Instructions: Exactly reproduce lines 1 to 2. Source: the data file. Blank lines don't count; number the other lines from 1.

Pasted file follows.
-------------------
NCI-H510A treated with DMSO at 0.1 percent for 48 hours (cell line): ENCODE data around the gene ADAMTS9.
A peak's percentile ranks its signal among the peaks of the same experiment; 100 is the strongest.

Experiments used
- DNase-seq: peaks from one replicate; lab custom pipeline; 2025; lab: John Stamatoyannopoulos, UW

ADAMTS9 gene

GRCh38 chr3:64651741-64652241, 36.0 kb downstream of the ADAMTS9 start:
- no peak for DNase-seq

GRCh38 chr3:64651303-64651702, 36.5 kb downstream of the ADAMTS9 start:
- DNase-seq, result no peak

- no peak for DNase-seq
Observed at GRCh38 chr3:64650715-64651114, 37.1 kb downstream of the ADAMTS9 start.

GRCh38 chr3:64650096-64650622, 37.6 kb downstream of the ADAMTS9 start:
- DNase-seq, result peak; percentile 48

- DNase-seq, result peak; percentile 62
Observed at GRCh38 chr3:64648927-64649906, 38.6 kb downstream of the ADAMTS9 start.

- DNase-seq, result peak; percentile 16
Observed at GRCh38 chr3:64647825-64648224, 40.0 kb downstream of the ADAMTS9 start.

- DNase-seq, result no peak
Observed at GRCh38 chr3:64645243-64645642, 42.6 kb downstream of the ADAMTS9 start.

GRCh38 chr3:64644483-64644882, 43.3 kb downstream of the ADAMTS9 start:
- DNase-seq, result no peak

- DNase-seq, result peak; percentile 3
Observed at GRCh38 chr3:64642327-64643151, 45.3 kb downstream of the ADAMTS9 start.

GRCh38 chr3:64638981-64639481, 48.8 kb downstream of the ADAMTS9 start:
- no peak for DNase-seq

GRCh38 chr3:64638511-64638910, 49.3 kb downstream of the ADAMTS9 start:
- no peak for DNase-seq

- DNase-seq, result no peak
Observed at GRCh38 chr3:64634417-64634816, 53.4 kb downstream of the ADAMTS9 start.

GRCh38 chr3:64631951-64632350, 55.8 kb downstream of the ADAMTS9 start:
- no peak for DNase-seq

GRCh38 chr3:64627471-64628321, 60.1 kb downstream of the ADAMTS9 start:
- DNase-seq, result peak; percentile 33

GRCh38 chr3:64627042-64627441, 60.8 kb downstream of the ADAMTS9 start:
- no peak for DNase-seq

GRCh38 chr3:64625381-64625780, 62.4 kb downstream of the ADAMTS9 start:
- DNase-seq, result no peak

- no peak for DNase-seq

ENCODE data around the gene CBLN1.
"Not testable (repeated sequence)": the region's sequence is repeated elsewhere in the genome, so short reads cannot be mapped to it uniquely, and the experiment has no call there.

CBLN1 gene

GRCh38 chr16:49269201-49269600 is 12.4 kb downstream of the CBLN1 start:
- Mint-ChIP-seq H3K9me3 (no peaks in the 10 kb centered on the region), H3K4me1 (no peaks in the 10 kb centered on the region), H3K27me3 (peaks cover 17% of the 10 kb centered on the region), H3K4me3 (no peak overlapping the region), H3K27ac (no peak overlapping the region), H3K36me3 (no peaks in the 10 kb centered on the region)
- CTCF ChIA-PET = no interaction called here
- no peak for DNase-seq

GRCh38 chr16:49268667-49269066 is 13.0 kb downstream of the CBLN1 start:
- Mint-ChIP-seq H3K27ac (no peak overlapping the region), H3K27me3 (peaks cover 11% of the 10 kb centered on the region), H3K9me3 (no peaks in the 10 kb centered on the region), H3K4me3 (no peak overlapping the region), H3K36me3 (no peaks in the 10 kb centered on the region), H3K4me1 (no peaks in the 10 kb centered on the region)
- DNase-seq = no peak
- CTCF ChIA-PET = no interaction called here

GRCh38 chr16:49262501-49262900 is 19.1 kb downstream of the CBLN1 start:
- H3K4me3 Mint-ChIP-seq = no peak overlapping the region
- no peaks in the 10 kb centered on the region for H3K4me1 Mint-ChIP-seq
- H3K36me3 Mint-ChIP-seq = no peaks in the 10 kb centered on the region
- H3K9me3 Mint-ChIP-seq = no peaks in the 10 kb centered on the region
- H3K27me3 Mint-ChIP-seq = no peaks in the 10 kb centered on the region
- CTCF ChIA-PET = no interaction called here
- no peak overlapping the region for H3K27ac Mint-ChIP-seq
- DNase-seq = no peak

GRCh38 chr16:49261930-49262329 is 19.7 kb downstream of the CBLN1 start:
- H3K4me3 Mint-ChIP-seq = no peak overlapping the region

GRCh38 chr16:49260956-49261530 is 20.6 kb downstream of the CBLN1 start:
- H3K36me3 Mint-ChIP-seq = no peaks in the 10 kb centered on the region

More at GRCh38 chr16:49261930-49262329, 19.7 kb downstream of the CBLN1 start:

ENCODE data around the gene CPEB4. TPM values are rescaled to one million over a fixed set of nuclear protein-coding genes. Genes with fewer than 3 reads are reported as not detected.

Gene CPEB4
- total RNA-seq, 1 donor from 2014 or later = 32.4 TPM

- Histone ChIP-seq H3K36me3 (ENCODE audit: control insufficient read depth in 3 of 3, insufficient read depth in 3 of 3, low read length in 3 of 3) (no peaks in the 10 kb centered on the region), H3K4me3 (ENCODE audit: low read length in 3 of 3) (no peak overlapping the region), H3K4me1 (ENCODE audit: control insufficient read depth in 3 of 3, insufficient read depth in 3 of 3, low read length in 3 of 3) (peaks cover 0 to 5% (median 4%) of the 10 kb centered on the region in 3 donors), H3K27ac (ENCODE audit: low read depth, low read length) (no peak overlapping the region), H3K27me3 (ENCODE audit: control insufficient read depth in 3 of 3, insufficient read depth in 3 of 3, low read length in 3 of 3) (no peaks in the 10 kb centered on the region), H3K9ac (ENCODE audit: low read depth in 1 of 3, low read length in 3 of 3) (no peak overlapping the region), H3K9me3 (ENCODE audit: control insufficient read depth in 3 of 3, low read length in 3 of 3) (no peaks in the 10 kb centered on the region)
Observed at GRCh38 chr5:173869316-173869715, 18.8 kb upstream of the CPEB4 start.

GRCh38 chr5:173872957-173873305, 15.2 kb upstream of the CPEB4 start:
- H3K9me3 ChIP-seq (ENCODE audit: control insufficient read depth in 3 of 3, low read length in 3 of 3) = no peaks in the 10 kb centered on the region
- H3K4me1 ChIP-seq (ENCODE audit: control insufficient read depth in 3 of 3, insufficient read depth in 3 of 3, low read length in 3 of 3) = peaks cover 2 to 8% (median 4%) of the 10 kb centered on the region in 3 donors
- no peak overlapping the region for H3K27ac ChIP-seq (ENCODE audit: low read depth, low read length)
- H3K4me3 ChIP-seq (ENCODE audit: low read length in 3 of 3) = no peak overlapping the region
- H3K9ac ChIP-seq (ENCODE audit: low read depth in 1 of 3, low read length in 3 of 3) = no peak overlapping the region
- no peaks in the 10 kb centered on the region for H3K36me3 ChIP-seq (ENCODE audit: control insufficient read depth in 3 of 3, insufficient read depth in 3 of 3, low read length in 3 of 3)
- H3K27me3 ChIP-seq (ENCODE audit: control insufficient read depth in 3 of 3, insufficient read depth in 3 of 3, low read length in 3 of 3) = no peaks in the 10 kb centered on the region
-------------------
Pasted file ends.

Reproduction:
NCI-H510A treated with DMSO at 0.1 percent for 48 hours (cell line): ENCODE data around the gene ADAMTS9.
A peak's percentile ranks its signal among the peaks of the same experiment; 100 is the strongest.